Yanhui Pang and Dean Richey Tennessee Technological University

This paper provides an overview of China´s education system and the development of special education, given the history, current personnel preparation as well as the special challenges for special education in China. It explores why special education has lagged behind in terms of the challenges the China´s special education encounters such as its lack of special educators, and low enrollment of children with disabilities where the education system has developed so rapidly.... [more]


TEACHER FOR ALL CHILDREN: A COMBINED ELEMENTARY AND SPECIAL EDUCATION TEACHER PREPARATION PROGRAM AND THREE YEAR EVALUATION 2006 21 1 75 KB
Kim Stoddard, Bonnie Braun, Margaret Hewitt, and Mark A. Koorland University of South Florida St. Petersburg

The Teacher for All Children (TAC) Program developed at the University of South Florida St. Petersburg is a teacher education program that provides pre-service teachers with the academic background and practical experience to be prepared to work successfully with all children. The TAC program has four distinct elements including a teacher mentor experience, use of portfolios as evaluative tools, professional behavior assessment self reflection, and the implementation of team building skills. Program evaluation has been completed through two venues. An ongoing evaluation completed by students, mentor teachers, and university faculty at the end of each spring semester, and a longitudinal examination of the program through surveys of graduates teaching in the field for three years. Formative findings indicate time spent out in real classrooms, use of reflective assignments, and collaboration between university and public school faculty were strong features. The longitudinal examination reiterated the importance of formative findings and indicates that these features resulted in teachers who report a greater sense of teacher efficacy, increased use of inclusive practices, and high levels of leadership among the graduates.... [more]


EXTERNALIZING PROBLEMS AND TEACHERS´ EXPECTANCY AS PREDICTORS FOR SOCIAL SKILLS IN LOWER SECONDARY SCHOOL STUDENTS 2006 21 1 72 KB
Arve Asbjørnsen, Terje Manger, and Ole-Johan Eikeland The University of Bergen

The present study focuses on the relationship between self-reported and teacher reported social skills in a sample of school children reported to be at risk for developing anti-social behavior. Twenty boys with high teacher ratings on externalizing problems (physical aggression toward others, poor control of temper, and arguing), were compared to 20 boys with low ratings. Participants were between 14 and 15 years of age. Self-control, Co-operation, Assertion and Empathy were measured with the Social Skills Rating System. The groups did not differ on self-reported Empathy, Self-control or Assertion, but did differ on Co-operation. Self-control and Co-operation, but not Assertion, yielded high positive correlations between teacher ratings and self-reports in a sample of at-risk students, but only moderate correlations were found for all three variables in a control sample. The influence of belonging to a teacher-perceived at-risk group on self-presentation of social skills will be discussed.... [more]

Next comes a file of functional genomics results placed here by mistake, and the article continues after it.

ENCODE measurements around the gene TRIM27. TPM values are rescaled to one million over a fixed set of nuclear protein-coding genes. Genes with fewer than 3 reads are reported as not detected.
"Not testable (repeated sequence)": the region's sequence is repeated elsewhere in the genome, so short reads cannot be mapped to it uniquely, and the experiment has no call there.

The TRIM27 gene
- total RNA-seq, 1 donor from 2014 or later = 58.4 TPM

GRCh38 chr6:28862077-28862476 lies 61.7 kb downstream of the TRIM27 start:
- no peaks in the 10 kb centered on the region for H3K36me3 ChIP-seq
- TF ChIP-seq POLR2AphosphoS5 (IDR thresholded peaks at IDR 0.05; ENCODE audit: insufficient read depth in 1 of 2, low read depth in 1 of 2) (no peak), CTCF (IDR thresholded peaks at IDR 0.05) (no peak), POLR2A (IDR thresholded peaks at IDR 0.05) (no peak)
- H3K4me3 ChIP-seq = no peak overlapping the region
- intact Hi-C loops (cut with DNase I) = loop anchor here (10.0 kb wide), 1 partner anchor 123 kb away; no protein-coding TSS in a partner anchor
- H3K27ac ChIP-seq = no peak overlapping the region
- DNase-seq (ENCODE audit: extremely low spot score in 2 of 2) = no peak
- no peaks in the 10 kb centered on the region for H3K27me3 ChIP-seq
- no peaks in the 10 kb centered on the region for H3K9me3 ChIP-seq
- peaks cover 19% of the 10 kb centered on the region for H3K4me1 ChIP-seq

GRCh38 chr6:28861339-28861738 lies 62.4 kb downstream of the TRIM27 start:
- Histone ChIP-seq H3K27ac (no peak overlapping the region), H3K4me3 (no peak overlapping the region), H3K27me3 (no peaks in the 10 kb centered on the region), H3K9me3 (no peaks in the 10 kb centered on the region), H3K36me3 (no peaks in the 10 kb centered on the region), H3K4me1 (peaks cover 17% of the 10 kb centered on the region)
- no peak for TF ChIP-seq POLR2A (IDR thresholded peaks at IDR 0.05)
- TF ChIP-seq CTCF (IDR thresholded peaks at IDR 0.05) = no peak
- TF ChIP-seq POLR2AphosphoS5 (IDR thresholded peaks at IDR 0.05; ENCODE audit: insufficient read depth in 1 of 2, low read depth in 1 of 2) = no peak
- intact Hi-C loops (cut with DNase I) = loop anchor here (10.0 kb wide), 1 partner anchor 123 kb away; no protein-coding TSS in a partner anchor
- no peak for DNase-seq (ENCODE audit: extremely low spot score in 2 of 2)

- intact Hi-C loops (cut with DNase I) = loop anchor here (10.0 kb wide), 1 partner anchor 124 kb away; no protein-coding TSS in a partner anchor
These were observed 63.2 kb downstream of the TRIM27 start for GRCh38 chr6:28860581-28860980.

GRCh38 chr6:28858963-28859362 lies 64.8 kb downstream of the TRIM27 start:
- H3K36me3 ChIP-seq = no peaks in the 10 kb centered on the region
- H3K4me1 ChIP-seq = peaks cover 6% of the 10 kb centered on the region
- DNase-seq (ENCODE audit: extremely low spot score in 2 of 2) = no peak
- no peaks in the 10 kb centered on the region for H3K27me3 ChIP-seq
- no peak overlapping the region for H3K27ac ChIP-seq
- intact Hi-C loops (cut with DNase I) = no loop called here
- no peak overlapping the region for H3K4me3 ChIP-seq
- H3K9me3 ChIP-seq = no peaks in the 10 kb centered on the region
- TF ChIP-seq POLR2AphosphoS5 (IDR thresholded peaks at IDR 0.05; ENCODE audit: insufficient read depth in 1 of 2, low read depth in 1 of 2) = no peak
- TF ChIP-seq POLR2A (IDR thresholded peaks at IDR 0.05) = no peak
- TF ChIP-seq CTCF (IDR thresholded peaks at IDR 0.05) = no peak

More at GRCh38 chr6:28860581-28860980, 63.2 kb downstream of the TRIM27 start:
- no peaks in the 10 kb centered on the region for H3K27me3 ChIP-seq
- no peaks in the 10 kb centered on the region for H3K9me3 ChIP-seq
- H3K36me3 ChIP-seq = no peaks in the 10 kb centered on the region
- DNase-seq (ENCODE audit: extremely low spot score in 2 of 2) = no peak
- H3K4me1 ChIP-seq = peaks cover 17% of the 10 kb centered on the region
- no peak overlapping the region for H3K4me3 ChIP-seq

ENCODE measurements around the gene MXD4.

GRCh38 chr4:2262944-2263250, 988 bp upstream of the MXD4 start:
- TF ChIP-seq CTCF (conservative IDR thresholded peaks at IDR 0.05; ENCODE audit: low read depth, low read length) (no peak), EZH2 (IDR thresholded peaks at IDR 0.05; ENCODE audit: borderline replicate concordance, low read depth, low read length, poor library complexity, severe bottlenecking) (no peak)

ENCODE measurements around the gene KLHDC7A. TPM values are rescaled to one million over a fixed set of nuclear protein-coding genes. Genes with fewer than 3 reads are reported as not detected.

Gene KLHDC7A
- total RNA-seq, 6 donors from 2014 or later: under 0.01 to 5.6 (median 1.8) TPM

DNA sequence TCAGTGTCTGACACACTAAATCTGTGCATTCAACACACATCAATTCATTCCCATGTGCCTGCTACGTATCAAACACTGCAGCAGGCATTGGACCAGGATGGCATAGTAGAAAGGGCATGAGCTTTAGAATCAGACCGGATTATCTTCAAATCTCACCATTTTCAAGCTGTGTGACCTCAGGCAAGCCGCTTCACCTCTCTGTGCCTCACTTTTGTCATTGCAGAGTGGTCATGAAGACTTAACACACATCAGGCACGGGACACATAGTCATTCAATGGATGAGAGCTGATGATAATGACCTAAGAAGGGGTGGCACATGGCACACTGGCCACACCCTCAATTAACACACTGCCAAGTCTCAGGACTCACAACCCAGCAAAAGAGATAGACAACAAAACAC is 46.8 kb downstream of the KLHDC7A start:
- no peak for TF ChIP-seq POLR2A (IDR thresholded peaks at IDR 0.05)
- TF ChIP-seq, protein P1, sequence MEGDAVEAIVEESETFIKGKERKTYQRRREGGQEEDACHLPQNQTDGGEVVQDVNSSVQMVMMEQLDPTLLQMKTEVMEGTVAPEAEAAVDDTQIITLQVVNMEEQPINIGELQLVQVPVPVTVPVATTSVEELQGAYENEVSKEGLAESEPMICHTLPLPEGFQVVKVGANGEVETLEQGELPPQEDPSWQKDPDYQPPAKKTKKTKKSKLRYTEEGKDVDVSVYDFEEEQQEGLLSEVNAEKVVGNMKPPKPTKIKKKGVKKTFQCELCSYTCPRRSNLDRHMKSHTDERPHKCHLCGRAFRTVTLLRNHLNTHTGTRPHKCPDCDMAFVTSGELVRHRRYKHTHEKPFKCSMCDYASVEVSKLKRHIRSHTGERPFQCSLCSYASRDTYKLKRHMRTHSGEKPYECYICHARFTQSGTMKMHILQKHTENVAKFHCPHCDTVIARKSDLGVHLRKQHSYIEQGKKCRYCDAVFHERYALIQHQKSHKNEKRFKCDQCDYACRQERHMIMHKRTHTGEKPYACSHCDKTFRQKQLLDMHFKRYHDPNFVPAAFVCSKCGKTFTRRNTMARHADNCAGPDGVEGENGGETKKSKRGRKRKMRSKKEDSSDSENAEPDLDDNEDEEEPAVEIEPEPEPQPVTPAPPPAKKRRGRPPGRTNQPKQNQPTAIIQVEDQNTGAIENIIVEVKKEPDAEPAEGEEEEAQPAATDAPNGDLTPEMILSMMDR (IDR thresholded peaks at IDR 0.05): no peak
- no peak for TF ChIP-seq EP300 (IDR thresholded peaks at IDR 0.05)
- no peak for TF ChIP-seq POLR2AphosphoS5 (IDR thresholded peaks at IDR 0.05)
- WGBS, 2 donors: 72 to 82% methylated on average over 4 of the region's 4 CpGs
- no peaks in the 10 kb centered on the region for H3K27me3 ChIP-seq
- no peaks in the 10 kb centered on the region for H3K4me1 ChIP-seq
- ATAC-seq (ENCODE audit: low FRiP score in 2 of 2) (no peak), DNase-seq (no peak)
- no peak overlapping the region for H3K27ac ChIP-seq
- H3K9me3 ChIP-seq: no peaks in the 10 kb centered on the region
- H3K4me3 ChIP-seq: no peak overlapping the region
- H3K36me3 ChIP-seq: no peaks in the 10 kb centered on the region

THE EFFECTS OF READING RACETRACKS AND FLASHCARDS ON SIGHT WORD VOCABULARY: A CASE REPORT AND REPLICATION 2006 21 1 52 KB


The purpose of this study was to examine the effects of five-day sight word reads using a Dolch word list with reading racetrack and flashcard procedure. The participant was a third grade male with a specific learning disability. Data were collected on his correct and error rate using Dolch sight words. A correct was defined as reading the word without any mistakes or self-correcting immediately after an error was made. An error was defined as reading the word incorrectly, pausing longer than 2 seconds, or skipping to the next word. The data were gathered in the participant´s resource room classroom. The design employed was an ABCDE single-case design. The overall outcomes indicated a significant increase in corrects with a sharp decrease in errors. The procedure was easy to carry out and data collection was straightforward. Recommendations for future research combining Direct Instruction procedures, reading racetracks, and flashcards were made... [more]


CULTURAL VALIDITY IN ASSESSMENT INSTRUMENTS FOR CHILDREN WITH AUTISM FROM A CHINESE CULTURAL PERSPECTIVE 2006 21 1 60 KB
Jie Zhang John J. Wheeler,and Dean Richey Tennessee Technological University

Autism is a chronic developmental disorder characterized by impairments in the areas of social interaction, communication, and repetitive behavior. Early detection followed by early intervention is likely to provide the best chance of long-term beneficial outcome for those children with autism. As demonstrated from research findings, it is important to use developmentally appropriate assessment tools for early detection, diagnosis, and evidence-based interventions. In a diversified society as the United States, it is extremely important to provide cultural competent services to children with autism and their families from diverse cultural backgrounds. The purpose of this paper is to examine from a Chinese cultural perspective the qualities of cultural validity in four assessment instruments designed for young children with autism.... [more]